Dentistry should be focused on the preservation of one’s tooth structure. During treatment, we want to remove diseased tooth structure that has decay, unsupported enamel with fractures, or any defective restorations. The rest of the tooth should be preserved as much as possible, and not replaced with foreign material. However, when the tooth cannot be fixed, you will have two options: a dental onlay or a dental crown.
In traditional dentistry, your dentist needs to remove some healthy tooth structure to allow for the thickness of the new, restorative material (filling or the crown) or to allow for the new restoration (crown) to be retained on the tooth so it doesn’t fall out. However, that leads to over-cutting the tooth and damaging results.
When one cusp of the tooth is damaged and needs to be restored, you will have two options: a dental onlay or a dental crown.
A dental onlay and a dental crown are both indirect restorations. An onlay is usually fabricated from either porcelain or gold, and is cemented or bonded onto a tooth. Bonding is a better option, but the procedure is more difficult for dentist to do. An onlay replaces only damaged or compromised cusps, but keeps the majority of tooth intact.
A dental crown is usually fabricated from gold, metal with porcelain covering, or porcelain only. A crown requires that a great deal of the tooth structure be removed to allow the crown to fit around the tooth. Margins of the crown are usually placed under the gums for aesthetic reasons.
In both cases, broken cusps of the tooth are replaced. On the other hand, an onlay is a far less invasive option, preserving a majority of the tooth. In any dental treatment, it is important to know that dental restoration doesn’t last forever, and it eventually breaks down for various reasons. The force of chewing, the breakdown of the cement used for cementation, imperfection of the restoration margins, and penetration of bacteria, are just a few of the causes of dental restoration breaking down.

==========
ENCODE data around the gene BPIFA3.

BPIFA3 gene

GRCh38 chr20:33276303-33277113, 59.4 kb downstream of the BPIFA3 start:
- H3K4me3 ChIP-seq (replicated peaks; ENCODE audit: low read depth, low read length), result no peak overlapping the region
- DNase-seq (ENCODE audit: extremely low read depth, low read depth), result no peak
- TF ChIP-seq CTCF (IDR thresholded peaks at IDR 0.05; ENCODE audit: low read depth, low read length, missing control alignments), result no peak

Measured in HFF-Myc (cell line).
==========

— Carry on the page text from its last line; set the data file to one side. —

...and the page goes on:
At that time, a new restoration should be fabricated. This requires your dentist to remove more tooth structure in order to restore the tooth. Since the earlier, more- aggressive treatment, the tooth strength becomes compromised. There may be insufficient remaining tooth structure to restore the tooth successfully. When that happens, the tooth is considered non-restorable and needs to be extracted.
With a dental onlay, more tooth is preserved. The likelihood of new decay is lower and onlay can be redone, or if necessary, a dental crown can be fabricated. Therefore, onlays help patients to preserve their teeth long-term, and prevent tooth loss and more invasive treatments later.
It is important to take note, although a dental onlay is a better treatment for you, dental insurance companies may not consider an onlay as a covered benefit. This is why many dentists may choose the crown, which is covered by most insurances. Speak with your dentist about what is best for you, and how you can preserve your teeth.